Sheffield filmmaker premieres documentary to raise dementia awareness
Determined Alzheimer’s Research UK supporter Lee Pearse launches documentary to raise awareness of frontotemporal dementia.
Posted on 6th June 2013
Alzheimer’s Research UK supporter Lee Pearse launches a documentary film this month, entitled My Name is Rod, to raise awareness of frontotemporal dementia. This is the fourth film Lee has written, produced and directed on the subject together with his younger brother Andrew, close friends and fellow filmmakers. It is a tribute to Lee and Andrew’s father who died tragically six weeks after the filming in 2010 and their mother who was diagnosed with frontotemporal dementia at just 59. She now needs 24-hour care.
The premiere of My Name is Rod takes place at 7.30pm on 11 June, at Cineworld in Sheffield. The 60 minute documentary tells the story of Lee and Andrew’s father, a pigeon racer from Bolton, who cared for his wife Val with their two sons. The film captures Rod’s character and love for his wife and unravels the reality of caring for someone as their personality and behaviour changes with frontotemporal dementia.
Lee, 39, lives in Sheffield and is the Youth & Adult Training Partnership Manager at inner city charity Heeley City Farm. Alongside this, he is a writer, filmmaker, carer, advocate and spokesperson for frontotemporal dementia.
Lee talked about the documentary and his reasons for raising awareness of frontotemporal dementia:
“Mum was only 59 when she was diagnosed with this condition but symptoms of this relatively rare form of dementia started when she was 55. Andrew and I helped Dad care for her at home. We were all heartbroken to see the wonderful, vibrant woman we know and love gradually become a shadow of her former self. I wanted to scream to the world and let everyone know the truth about frontotemporal dementia. I realised I could do that through film and with the endorsement of Alzheimer’s Research UK, I set about turning that idea into a reality.
“Sadly, six weeks after Andrew and I filmed our latest documentary, Dad was killed in a road traffic accident. We were devastated but somehow had to keep focused because we had to care for Mum. She needed help with everything, washing, dressing, feeding, it was a round the clock job. In the end we had to face reality – we just couldn’t cope. Thankfully she’s now settled in an excellent care home, Wood Hill Grange.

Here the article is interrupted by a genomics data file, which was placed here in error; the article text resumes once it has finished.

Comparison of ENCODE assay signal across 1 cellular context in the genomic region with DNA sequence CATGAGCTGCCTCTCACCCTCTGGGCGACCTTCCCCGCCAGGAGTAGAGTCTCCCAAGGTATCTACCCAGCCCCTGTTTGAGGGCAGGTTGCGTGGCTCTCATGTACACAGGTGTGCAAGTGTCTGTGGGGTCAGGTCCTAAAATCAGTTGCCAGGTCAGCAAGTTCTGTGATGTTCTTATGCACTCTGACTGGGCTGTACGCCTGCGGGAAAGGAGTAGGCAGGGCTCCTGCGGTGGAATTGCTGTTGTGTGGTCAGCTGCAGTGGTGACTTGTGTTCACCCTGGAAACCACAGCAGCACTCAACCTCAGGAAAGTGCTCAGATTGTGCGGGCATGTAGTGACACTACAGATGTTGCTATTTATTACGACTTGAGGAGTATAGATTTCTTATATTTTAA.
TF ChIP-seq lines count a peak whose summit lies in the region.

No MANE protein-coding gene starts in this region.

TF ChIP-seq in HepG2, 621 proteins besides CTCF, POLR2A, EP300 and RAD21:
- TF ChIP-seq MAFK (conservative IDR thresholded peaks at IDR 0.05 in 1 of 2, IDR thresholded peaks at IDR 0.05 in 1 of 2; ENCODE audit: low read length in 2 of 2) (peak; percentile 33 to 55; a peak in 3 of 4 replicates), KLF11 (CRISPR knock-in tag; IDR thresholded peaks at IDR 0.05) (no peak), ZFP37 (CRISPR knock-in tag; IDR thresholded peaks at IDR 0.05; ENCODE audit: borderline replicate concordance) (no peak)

“Over the 10 years since Mum became ill, I’ve learnt a great deal about her illness and how the frontal lobes regulate things like personality, emotions, reasoning and decision-making. It’s helped me understand the huge changes in her behaviour. But I still feel distraught about what’s happened to Mum and angry that there’s not enough funding for research to find new treatments or to support creative work to help raise awareness.
“I am very grateful to the many individuals and organisations that have believed in us and given us support to develop our filmmaking skills. We hope our new documentary will give people an insight into the reality of a family living with frontotemporal dementia and its effects on a far wider network of people.”
Tim Parry, Head of Communications and Public Affairs at Alzheimer’s Research UK, said:
“We are so impressed by Lee’s dedication to raising awareness of the devastating effects of dementia. Through his innovative filmmaking and by acting as a spokesman for Alzheimer’s Research UK, he is helping to lift the stigma and misunderstanding which still surrounds this condition.
“There are 820,000 people in the UK living with dementia today, including over 6,000 people in Sheffield alone. Frontotemporal dementia is quite rare and although it is thought to account for less than 5% of all dementia cases, it is the second most common cause of dementia in people under the age of 65.
“Dementia poses one of the greatest threats to public health now and in the future but funding for research still lags far behind other serious diseases. We rely on public donations to fund our crucial research and it’s thanks to the commitment of people like Lee and his brother Andrew that we are able to continue our work.”
The premiere of My Name is Rod takes place at 7.30pm on 11 June, at Cineworld, Valley Centertainment, Broughton Lane, Sheffield S9 2EP. More details about the event are available by contacting Lee Pearse by email at firstname.lastname@example.org or calling him on 07870 508120. Further information about Alzheimer’s Research UK is available online at www.alzheimersresearchuk.org or by calling 0300 111 5555.
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